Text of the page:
Imported Marburg Hemorrhagic Fever: One That Got Away

CDC’s Special Pathogens Branch recently diagnosed a case of Marburg hemorrhagic fever in a U.S. traveler, who returned from Uganda back in January 2008 [SPB posting]. This person had visited the famous “python cave” in Maramagambo Forest, Queen Elizabeth Park, western Uganda. Fortunately, no one seems to have been infected from this patient when she Read More >

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Ingredient Driven Outbreaks: The Inside is Bigger than the Outside

The current Salmonella Typhimurium outbreak associated with a peanut processing plant in Blakely, Georgia, appears to have begun in September 2008, and was first detected in mid-November 2008 by DNA fingerprinting of Salmonella in public health labs across the country [last blog link]. The broad distribution of peanut butter and peanut paste shipped to food Read More >

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Salmonella Typhimurium Outbreak Investigation: Do Not Try This at Home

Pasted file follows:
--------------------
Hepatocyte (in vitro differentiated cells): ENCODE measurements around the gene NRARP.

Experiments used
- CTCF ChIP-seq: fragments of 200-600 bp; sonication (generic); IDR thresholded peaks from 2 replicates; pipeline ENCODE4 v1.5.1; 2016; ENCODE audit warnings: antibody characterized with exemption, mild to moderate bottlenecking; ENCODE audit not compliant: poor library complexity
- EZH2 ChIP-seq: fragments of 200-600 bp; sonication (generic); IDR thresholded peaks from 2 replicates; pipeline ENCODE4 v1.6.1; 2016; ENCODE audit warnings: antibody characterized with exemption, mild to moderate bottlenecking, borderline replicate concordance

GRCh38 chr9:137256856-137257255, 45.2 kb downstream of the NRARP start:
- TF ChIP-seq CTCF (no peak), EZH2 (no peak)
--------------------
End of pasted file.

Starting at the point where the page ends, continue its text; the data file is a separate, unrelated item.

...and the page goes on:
The Enteric Diseases programs at CDC have been collaborating with state public health officials, the USDA-Food Safety and Inspection Service, and the US Food and Drug Administration (FDA) to investigate a multi-state outbreak of human infections due to Salmonella serotype Typhimurium affecting almost 400 persons. There are numerous interesting features of this outbreak that Read More >

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A New Twist for Ebola: Reston-Infected Pigs in the Philippines

Ebola-Reston [initial identification] virus is a mystery. Although quite deadly in monkeys, this Ebola cousin doesn’t appear to cause human illness. And who knows how it got to or independently evolved in the Philippines – a good 7,000 miles and really big ocean away from its Zaire, Sudan, Cote D’Ivoire, and Bundibugyo brethren in Africa.  Read More >

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